But scientific and technological advances have occasionally had numerous, and often large, unforeseen negative consequences. For instance, the discovery of oil has undoubtedly fuelled human progress over the last two centuries, but has brought with it air pollutants, cancer, damage to the climate, which have all had incalculable costs on human life. CFCs were a boon for refrigeration, helping us keep food for longer without succumbing to food poisoning, but did huge damage to the ozone layer. Lead-based additives in petrol got into the atmosphere and retarded human development. As we live longer and grow richer, the demand for food has led to deforestation. Nuclear power offers clean and long-lasting electricity generation but when it goes wrong, like with Chernobyl, it can be deadly and have far- and long-reaching consequences that we don’t fully understand.
And even those small things I said we take for granted could have an impact: what are the effects of the chemicals leaching from old pens, batteries and phones into local habitats and food chains?
Human ingenuity, and the use of science, engineering and technology, will help to solve some of the most pressing issues we face on this planet. GM crops and nanomaterials are two growing industries that will help shape this future, but these are still so relatively new that we do not fully understand their longer-term impacts. Earth is a complex ecosystem, which we do not fully understand either. And it seems dangerous to mix two unknowns without some appreciation and respect of problems that may result. We need look no further than the financial crisis: we don’t really understand how the markets work; nobody seemed to understand how financial derivatives worked. It was the perfect storm.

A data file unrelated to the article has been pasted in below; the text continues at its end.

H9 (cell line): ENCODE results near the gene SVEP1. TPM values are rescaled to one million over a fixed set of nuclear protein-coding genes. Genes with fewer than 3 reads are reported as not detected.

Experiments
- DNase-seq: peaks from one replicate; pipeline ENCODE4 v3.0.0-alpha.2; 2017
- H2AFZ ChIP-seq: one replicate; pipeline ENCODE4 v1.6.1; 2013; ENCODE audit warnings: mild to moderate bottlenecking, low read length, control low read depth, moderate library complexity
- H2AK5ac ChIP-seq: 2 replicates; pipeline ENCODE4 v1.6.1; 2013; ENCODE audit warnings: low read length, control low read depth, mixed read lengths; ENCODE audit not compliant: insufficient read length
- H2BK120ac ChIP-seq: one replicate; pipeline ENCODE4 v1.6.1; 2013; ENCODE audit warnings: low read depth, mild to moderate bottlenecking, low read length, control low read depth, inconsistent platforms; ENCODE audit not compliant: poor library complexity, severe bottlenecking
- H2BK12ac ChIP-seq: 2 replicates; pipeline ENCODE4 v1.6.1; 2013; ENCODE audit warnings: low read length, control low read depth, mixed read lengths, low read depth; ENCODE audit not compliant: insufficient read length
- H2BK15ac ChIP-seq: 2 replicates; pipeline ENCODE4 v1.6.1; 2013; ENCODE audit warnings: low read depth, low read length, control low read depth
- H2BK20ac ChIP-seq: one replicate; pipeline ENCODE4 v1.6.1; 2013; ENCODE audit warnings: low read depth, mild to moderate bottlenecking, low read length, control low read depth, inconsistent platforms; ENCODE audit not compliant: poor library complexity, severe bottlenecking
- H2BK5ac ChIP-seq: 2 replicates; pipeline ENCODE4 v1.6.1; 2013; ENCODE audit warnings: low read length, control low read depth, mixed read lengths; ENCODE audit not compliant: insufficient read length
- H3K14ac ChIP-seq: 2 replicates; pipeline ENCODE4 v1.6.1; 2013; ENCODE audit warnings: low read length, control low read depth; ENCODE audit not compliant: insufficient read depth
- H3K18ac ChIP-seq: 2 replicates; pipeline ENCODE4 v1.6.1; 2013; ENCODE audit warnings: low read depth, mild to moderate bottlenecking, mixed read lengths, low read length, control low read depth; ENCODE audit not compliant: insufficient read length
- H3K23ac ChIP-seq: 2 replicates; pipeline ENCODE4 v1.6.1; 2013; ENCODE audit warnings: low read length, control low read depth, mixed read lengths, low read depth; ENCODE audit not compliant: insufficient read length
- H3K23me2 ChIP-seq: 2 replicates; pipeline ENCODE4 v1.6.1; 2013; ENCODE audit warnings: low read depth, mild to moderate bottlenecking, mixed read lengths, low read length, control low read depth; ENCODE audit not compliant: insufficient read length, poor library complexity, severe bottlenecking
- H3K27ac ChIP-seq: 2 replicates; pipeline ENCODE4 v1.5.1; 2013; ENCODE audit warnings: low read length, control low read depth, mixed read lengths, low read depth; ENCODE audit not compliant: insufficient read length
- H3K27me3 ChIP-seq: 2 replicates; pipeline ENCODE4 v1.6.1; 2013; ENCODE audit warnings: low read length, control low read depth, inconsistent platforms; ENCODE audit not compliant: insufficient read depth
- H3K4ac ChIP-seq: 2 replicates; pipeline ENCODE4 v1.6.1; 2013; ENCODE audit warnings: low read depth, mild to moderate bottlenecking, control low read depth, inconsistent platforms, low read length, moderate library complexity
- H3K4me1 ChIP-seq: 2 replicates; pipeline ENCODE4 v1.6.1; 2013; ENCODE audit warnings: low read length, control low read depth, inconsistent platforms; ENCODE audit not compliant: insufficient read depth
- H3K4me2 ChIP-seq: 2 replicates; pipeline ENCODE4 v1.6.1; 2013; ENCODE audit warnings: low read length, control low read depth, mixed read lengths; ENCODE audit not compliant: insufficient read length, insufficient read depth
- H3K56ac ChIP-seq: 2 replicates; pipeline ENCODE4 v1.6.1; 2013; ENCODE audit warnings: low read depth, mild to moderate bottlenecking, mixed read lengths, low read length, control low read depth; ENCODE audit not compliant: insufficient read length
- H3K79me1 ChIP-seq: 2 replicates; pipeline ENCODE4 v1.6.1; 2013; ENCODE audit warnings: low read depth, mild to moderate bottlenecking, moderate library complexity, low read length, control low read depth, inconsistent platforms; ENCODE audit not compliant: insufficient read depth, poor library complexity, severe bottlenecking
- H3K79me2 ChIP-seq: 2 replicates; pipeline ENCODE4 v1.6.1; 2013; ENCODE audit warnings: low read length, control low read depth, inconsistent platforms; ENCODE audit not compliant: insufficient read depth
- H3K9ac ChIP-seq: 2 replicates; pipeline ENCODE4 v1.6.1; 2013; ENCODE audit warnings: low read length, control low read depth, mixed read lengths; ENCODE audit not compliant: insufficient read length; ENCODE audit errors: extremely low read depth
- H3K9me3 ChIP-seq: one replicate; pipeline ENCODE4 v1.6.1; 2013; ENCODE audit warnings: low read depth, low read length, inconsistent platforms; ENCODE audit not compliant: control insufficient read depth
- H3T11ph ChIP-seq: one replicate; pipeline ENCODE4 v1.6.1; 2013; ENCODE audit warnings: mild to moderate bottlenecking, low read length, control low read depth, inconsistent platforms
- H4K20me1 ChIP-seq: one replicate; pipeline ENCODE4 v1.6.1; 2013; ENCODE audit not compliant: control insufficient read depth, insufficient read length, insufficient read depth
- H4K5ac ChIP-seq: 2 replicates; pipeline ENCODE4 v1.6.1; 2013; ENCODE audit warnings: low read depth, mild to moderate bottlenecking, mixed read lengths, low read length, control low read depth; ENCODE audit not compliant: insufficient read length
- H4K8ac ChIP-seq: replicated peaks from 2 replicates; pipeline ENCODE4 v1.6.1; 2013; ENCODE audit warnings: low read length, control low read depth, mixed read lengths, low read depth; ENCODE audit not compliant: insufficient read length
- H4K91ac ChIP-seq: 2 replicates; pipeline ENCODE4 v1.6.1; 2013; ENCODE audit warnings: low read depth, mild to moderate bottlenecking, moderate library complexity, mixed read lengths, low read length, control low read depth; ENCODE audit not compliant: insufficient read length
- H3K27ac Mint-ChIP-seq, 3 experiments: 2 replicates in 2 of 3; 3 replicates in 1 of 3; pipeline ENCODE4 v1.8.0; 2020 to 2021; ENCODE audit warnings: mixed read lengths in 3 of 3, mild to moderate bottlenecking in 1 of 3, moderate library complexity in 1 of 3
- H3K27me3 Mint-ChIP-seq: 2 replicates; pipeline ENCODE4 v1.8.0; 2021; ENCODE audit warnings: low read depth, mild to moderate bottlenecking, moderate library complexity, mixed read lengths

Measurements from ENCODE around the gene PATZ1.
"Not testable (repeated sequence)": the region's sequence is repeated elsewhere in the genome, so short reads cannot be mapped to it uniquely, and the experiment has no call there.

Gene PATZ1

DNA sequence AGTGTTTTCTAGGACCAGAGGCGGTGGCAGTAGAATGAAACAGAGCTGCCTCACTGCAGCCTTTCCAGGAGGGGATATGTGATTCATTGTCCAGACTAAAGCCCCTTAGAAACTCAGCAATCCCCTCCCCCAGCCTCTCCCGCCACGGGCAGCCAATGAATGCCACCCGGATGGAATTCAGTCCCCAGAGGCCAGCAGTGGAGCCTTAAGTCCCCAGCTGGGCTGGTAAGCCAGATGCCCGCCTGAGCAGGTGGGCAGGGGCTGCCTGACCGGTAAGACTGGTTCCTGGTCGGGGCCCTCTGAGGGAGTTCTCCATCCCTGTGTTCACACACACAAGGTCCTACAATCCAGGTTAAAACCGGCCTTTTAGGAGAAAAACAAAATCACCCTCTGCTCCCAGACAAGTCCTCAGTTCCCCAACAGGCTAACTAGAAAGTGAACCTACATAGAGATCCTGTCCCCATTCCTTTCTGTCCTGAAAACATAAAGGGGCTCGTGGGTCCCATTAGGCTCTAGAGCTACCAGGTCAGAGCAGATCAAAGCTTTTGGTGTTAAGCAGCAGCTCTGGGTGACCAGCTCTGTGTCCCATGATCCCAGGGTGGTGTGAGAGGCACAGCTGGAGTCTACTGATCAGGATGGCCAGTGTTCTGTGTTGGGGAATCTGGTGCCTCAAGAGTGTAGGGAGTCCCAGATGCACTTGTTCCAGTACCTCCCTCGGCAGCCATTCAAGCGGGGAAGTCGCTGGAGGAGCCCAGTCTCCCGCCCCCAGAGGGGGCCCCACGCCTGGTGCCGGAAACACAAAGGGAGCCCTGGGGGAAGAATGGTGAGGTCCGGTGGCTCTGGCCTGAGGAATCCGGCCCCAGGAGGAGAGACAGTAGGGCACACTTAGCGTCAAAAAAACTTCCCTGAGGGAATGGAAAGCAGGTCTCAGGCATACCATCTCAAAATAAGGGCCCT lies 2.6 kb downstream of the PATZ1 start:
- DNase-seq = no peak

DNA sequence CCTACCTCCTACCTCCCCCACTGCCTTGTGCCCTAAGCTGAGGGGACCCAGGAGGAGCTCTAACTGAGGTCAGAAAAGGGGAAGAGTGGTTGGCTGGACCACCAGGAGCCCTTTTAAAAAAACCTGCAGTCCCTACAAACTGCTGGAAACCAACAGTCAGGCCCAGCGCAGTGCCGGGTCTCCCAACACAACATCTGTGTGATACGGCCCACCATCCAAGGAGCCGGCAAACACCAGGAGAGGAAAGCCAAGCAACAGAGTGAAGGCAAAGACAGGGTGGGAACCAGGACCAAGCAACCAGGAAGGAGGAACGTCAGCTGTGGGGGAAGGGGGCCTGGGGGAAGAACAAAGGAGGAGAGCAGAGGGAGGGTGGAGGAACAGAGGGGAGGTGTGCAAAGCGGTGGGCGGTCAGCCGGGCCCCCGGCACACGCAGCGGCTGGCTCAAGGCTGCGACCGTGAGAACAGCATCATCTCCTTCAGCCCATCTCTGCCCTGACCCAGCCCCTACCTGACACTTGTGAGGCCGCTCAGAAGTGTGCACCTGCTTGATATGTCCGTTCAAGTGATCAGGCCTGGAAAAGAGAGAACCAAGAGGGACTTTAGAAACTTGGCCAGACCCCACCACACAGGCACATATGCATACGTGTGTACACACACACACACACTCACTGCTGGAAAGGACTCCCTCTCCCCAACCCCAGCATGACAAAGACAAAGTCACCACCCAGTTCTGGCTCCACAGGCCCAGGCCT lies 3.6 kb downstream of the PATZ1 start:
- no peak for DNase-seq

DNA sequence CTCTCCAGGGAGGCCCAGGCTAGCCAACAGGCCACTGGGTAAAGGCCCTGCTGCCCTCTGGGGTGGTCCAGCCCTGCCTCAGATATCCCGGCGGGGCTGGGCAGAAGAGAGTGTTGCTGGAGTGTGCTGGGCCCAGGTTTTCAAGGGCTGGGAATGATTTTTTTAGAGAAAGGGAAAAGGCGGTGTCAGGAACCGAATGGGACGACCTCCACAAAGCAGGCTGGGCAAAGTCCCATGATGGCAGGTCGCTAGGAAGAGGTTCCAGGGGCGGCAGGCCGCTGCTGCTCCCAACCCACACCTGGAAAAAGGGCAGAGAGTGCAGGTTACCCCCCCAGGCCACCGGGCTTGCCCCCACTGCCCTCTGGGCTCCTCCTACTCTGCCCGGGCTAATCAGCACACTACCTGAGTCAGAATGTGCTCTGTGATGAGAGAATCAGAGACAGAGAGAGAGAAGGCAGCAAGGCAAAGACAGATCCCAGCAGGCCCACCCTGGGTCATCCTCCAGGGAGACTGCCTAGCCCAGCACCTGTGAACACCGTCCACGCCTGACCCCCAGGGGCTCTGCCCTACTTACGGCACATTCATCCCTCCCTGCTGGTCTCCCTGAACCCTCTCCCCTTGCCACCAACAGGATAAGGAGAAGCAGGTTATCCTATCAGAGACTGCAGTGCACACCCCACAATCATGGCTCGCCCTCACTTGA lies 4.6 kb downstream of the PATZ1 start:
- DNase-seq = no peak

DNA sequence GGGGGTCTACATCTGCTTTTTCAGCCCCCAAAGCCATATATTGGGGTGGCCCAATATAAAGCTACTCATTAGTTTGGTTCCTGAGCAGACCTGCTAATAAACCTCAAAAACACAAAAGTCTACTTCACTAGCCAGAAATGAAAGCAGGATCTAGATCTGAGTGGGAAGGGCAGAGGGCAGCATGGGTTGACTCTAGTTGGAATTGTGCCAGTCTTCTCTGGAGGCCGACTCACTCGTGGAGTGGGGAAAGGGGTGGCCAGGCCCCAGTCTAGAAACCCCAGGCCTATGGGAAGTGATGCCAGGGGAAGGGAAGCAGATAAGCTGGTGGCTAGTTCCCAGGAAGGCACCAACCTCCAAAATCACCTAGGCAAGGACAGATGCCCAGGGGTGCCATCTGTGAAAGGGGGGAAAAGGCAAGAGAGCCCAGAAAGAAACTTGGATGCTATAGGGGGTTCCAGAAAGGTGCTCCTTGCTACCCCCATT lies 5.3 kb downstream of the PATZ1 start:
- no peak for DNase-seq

This isn’t an argument against technological innovation (when India was starving in the mid-twentieth century, could the people have afforded to wait for five years of safety trials?), but it is an argument for prudence, minimising our impact on the environment, and appreciating that some of those annoying regulations have a purpose.
I’m a huge proponent of using science and technology to improve our lives and the world around us. I think there’s a lot to be said for trying new things and making evolutionary jumps in these fields, learning from our mistakes and adapting. But some mistakes are more costly than others. Do we just go for it and invent new tools, chemicals and materials, fixing mistakes afterwards, hopefully providing a net-benefit to mankind but sacrificing human lives in the meantime while we fix our errors? Or do we act more wisely, actively trying to minimise damage at both ends of the spectrum?
Ultimately, technology is evolving at a far faster pace than humankind ever can. Should we live in a world shaped by the Darwinian character of human innovation, or do we want to live in a world where we try and treat every human life as precious? I honestly don’t know.